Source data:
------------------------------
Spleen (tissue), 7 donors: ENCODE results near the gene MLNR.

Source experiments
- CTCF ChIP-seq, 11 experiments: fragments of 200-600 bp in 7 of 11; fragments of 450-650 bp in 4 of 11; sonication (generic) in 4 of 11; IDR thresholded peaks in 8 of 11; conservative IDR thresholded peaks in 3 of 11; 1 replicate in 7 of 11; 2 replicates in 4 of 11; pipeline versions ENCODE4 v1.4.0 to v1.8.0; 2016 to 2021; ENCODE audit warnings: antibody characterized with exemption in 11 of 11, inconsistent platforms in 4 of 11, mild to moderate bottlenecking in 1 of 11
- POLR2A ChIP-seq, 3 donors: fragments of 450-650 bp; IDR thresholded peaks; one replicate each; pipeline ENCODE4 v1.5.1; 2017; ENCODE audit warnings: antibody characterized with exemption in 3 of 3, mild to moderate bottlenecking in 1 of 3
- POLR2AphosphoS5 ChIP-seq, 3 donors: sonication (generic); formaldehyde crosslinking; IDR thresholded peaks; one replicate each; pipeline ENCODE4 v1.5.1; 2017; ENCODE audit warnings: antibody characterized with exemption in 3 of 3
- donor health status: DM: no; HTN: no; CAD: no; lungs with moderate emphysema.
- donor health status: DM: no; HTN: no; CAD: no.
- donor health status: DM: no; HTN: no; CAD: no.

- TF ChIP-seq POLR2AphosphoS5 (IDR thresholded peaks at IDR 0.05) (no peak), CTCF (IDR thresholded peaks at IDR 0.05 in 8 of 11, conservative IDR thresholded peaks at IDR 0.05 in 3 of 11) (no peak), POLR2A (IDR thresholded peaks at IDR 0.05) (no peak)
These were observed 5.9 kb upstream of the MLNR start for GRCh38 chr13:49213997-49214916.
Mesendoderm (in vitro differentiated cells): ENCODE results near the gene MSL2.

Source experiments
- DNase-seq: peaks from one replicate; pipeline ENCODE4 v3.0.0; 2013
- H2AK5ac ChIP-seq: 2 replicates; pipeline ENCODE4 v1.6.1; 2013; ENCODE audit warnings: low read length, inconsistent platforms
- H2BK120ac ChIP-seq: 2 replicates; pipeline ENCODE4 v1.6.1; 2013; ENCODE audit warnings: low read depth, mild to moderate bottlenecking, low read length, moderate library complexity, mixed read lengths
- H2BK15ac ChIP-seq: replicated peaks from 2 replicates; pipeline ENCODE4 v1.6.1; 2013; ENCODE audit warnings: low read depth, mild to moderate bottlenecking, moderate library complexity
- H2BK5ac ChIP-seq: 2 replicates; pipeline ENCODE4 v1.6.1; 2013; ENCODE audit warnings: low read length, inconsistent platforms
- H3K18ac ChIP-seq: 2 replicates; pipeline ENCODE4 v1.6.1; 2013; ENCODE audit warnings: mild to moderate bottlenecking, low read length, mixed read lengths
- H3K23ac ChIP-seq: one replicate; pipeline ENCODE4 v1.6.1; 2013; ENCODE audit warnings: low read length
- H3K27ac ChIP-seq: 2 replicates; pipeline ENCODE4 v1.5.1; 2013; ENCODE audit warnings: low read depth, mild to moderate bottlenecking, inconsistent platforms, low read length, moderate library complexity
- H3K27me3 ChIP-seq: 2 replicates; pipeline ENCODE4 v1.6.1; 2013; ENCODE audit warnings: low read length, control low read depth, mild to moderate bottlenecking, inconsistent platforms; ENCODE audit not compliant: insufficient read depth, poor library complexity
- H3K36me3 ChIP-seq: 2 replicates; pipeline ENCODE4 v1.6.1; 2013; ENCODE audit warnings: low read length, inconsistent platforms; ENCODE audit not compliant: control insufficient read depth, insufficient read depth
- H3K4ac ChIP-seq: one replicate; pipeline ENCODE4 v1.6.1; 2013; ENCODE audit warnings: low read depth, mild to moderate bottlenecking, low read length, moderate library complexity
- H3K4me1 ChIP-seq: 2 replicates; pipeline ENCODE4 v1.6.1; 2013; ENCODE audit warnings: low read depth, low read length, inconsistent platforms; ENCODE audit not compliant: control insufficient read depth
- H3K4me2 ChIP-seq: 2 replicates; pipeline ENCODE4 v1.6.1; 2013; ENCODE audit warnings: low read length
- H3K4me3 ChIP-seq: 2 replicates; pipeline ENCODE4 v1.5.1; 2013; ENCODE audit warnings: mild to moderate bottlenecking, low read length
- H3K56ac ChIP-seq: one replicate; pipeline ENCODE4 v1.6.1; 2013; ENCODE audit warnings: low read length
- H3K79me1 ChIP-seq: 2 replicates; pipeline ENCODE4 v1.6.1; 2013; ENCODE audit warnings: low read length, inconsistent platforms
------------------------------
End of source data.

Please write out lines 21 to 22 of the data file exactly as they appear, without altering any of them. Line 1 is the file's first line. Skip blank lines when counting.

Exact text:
- H3K27me3 ChIP-seq: 2 replicates; pipeline ENCODE4 v1.6.1; 2013; ENCODE audit warnings: low read length, control low read depth, mild to moderate bottlenecking, inconsistent platforms; ENCODE audit not compliant: insufficient read depth, poor library complexity
- H3K36me3 ChIP-seq: 2 replicates; pipeline ENCODE4 v1.6.1; 2013; ENCODE audit warnings: low read length, inconsistent platforms; ENCODE audit not compliant: control insufficient read depth, insufficient read depth